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Associates Degree or Accelerated Nursing Program - Low GPA

Posted
Tony.A Tony.A (New) New

Hey everyone!

I've started my journey making a list of Accelerated Nursing Programs to apply to for next year.

However, my undergraduate GPA is only a 2.8. So far I have not found many schools which will accept those with low GPAs especially in the North East. I'm currently in New York.

1) I was wondering if I should apply to get my associates degree in nursing instead of applying to the accelerated nursing programs? Will I have a better chance to get into an associates program?

2) Also is the salary difference between an Associates in Nursing different from a BSN? Or From the research I've done, it looks relatively the same.

Thanks for your help in advance!

Edited by Tony.A

I did an accelerated program. I would recommend an associates degree first. two reasons. first is that I think you will come out better with skills. accelerated courses pack in your clinical rotations. second is that typically hospitals will pay for your BSN. good luck either way! nursing is a great career!

WookieeRN, BSN, RN

Specializes in PACU. Has 3 years experience.

Regardless of Associates versus Bachelors, you are mostly likely going to need to bring up that GPA a lot more to remain competitive for acceptance. Minimum GPA =/= acceptAnce. The majority of programs say they have a minimum, but you are competing against students will GPAs much higher than that, like 3.6-4.0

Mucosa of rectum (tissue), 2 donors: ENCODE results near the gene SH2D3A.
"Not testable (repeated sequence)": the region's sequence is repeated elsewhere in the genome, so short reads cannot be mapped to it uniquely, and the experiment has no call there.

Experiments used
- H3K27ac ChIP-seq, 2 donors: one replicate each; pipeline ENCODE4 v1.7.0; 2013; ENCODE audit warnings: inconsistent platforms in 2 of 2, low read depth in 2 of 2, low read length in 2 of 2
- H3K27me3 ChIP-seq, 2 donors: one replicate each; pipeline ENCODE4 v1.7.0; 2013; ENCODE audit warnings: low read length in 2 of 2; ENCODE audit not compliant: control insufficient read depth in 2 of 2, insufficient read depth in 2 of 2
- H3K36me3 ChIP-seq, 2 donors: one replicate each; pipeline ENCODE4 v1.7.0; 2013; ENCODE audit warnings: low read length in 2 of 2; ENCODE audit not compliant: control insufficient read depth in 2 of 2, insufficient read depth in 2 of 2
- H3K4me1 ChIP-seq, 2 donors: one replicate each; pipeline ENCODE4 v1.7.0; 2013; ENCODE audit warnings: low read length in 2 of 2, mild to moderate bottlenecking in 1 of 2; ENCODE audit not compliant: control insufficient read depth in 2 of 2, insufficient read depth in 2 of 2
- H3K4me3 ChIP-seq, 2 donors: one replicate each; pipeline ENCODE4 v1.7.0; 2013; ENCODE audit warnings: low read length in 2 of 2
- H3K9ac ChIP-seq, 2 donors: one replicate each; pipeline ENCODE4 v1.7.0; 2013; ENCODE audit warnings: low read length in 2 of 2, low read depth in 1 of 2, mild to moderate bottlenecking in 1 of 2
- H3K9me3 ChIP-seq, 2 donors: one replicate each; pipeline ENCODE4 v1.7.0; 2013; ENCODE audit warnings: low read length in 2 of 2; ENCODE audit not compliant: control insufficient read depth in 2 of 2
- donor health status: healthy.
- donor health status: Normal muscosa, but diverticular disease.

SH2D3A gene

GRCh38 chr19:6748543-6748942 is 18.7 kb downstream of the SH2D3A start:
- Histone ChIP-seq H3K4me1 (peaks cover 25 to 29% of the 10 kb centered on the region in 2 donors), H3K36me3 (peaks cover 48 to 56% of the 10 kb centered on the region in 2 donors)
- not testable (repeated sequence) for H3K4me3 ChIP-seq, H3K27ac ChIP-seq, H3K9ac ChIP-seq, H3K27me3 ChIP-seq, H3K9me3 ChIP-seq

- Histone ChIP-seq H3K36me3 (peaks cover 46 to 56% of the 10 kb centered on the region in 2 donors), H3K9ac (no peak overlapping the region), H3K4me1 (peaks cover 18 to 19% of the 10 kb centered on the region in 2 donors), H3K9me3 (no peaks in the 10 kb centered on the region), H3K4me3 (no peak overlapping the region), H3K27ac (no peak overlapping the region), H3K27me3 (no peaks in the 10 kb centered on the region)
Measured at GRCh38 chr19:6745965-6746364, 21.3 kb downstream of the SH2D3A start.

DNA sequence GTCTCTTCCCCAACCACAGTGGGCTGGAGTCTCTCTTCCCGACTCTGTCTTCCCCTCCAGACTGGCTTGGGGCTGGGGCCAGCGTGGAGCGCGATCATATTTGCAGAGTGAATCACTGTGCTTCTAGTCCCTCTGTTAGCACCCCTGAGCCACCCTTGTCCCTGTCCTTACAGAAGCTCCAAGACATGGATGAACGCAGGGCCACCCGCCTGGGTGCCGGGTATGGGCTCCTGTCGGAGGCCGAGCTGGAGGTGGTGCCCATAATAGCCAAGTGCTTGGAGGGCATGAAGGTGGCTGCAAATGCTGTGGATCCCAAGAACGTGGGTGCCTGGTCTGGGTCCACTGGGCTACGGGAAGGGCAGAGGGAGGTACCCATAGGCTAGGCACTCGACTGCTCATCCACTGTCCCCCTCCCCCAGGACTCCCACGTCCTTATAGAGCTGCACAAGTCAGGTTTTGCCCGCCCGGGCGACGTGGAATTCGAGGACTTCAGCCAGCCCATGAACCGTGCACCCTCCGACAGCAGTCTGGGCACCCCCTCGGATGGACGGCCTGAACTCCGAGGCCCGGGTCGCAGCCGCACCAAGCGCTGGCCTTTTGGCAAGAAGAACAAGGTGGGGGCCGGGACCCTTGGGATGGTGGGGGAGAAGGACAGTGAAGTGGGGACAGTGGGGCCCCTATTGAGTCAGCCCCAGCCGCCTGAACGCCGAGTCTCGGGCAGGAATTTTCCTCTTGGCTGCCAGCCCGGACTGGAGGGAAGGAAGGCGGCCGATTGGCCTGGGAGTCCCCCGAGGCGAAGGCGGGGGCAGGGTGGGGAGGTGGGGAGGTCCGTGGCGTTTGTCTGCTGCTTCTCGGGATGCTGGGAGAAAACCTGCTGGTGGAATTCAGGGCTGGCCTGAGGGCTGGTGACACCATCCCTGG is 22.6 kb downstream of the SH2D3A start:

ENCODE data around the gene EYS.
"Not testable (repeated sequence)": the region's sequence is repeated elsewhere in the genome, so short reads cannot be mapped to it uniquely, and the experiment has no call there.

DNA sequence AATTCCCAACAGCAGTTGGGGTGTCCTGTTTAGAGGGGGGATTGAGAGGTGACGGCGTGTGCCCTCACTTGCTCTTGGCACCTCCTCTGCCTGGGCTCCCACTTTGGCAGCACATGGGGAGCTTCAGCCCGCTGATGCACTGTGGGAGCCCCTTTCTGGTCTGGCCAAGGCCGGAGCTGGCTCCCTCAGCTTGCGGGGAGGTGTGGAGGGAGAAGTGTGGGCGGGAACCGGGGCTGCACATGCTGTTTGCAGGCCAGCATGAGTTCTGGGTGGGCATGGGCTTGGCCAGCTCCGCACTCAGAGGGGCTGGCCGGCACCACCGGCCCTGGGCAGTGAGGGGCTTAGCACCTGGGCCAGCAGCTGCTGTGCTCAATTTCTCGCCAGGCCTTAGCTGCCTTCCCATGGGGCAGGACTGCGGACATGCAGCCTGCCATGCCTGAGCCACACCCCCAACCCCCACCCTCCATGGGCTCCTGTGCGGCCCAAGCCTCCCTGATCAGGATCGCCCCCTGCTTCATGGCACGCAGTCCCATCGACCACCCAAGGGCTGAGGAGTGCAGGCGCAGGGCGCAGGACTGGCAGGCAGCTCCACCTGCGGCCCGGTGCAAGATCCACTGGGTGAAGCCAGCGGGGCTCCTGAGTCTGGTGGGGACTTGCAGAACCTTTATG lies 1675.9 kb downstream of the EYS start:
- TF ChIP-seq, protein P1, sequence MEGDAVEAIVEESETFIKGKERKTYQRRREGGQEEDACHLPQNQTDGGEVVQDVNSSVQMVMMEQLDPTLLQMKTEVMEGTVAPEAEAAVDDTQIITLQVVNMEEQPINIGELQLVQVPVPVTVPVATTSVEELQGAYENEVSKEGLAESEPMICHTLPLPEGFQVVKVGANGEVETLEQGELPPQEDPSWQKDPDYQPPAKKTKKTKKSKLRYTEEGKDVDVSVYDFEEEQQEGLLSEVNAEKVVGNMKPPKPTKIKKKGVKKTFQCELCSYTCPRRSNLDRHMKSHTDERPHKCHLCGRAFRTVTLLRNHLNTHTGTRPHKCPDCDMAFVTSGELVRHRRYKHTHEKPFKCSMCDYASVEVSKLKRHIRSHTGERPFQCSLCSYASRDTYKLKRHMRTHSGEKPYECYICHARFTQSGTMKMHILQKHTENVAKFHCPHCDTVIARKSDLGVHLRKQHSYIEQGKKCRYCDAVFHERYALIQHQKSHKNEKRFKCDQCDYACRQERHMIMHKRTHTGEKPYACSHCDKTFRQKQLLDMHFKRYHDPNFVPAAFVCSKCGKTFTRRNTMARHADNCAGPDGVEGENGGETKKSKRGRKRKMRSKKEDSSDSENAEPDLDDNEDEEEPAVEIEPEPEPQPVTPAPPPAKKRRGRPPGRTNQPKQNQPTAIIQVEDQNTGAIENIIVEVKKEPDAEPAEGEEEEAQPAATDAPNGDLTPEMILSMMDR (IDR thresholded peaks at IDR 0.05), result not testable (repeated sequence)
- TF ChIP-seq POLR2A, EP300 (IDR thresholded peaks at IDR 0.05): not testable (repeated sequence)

Thank you for your post. I'll definitely keep that into consideration when applying to schools. Do you think work experience in a hospital would also look good when an applying?

SierraBravo

Has 3 years experience.

Work experience in a hospital will play a small part in the decision, but more importantly your GPA, letters of recommendation, and CV will likely be the primary factors that determine your acceptance. I did an accelerated program and if you have a bachelors degree, then I would say apply to the accelerated program(s). Like someone else said, you are competing against people who likely have much higher GPA's. My program said that the minimum GPA for acceptance was a 3.2, but most of my class had much higher undergrad GPA's. The thing with the Associates programs is that there is often a long waitlist because the community colleges are far cheaper to attend than a 4 year university or an accelerated program. And the candidates for the Associates programs often have high GPA's, too. I would make an appt. to speak with the admission offices of some of the schools you are interested in and explain your situation. They will be in a position to give you a realistic idea of whether you would be considered a competitive applicant for their programs. Assuming you already have your bachelors degree, you may consider taking some related or pre-req classes as a non-matriculated student, getting A's in those classes, and then applying. It won't affect your GPA (assuming you have already earned your bachelors degree), but it sure does look good if you can demonstrate recent exemplary academics.

At least at my facility, the pay increase for a BSN over an ASN is about $0.25. Your mileage may vary depending on institution. But if you can get the BSN then do it, it will afford you more options and eventually the BSN will be required. Additionally, there are several hospitals that only hire BSN's.

Edited by SierraBravo
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